California, with an increase of 4 million people, and Florida, which contributed almost 10 percent of the nation's population growth during the last decade, together underscore the significance of ethnic immigration and ethnic birth-rate growth, leading toward what demographers call a U.S. minority-majority by no later than 2050. However, the high-growth-rate states of the 1990s, even ones with fairly low population counts, may better reflect where people reaching their retirement years — and their money — are heading for respite and recreation.

Consider where growth rate is fastest, generally in states characterized by wide open spaces offering a host of natural amenities, and you can pick up hints that Americans' protracted love-affair with suburban life may be winding down in favor of the countryside. What's more, traditional Sun Belt states are no longer the magnets they once were to retirees and second-home seekers. As household-formation, age, and wealth data are released from Census 2000, it's likely that there will be even more demographic disparities between the populations that are attracted to large metropolitan areas and those that are attracted to rapidly accelerating states like Idaho and Colorado.

Indeed, the people who are driving growth in these fast-growing states are non-Hispanic whites. In Idaho, for example, non-Hispanic whites made up 83 percent of the state's population growth — far more than the 60 percent that whites contributed to the nation's growth on average. What's also clear from previous Census Bureau data is that birth-rate is not a significant factor in the high-growth-rate states. What is significant: the people moving from different parts of the country who are fueling the growth. In fact, census data indicates that the top-ten fastest-growing states are also among the leading 15 destination states for Americans on the move from state to state.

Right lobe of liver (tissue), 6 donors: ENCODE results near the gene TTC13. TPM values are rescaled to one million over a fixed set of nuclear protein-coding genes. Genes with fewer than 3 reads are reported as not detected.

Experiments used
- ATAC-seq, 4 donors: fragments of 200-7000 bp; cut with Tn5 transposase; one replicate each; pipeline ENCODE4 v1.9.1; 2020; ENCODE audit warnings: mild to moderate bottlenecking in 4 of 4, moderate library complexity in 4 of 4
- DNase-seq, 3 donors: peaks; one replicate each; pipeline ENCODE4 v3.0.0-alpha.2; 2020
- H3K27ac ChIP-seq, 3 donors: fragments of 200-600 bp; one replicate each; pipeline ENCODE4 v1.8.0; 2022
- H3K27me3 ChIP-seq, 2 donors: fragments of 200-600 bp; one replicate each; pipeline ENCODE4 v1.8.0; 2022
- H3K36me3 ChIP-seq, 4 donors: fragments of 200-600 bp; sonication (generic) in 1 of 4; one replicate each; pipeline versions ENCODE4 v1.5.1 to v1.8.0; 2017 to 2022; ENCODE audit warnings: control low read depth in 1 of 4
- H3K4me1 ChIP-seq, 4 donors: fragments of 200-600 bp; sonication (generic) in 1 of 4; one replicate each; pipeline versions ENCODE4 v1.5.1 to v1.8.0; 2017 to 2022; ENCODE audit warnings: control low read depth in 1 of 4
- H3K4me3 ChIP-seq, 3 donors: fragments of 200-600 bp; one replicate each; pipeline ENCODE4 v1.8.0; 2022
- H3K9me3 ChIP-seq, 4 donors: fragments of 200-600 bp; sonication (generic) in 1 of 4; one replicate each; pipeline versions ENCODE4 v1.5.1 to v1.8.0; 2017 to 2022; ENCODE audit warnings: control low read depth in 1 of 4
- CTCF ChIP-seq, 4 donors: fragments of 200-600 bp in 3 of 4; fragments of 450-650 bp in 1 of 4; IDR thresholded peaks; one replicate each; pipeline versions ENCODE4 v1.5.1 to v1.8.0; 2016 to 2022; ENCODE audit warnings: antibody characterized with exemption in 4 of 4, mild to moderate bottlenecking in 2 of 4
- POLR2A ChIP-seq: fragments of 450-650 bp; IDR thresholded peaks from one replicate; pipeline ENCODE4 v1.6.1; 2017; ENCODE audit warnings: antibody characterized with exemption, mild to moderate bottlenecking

UNEXPECTED GROWTH SPURT

States with slow or negative population growth during the 1980s led in growth rate during the 1990s.

TOP 10 STATES GROWTH ACCELERATION RATE 1990-2000 GROWTH, IN THOUSANDS 1990-2000 10-YEAR RATE, IN % 1980-1990 GROWTH, IN THOUSANDS 1980-1990 10-YEAR RATE, IN %
1. Idaho 21.9% 287 28.5% 63 6.6%
2. Colorado 16.6% 1,007 30.6% 404 14.0%
3. Nevada 16.0% 796 66.3% 402 50.2%
4. Oregon 12.4% 579 20.4% 209 7.9%
5. Wyoming 12.4% 40 8.9% -16 -3.5%
6. Utah 11.7% 510 29.6% 262 17.9%
7. Montana 11.4% 103 12.9% 12 1.5%
8. Arkansas 10.9% 323 13.7% 65 2.8%
9. Tennessee 10.4% 812 16.7% 286 6.2%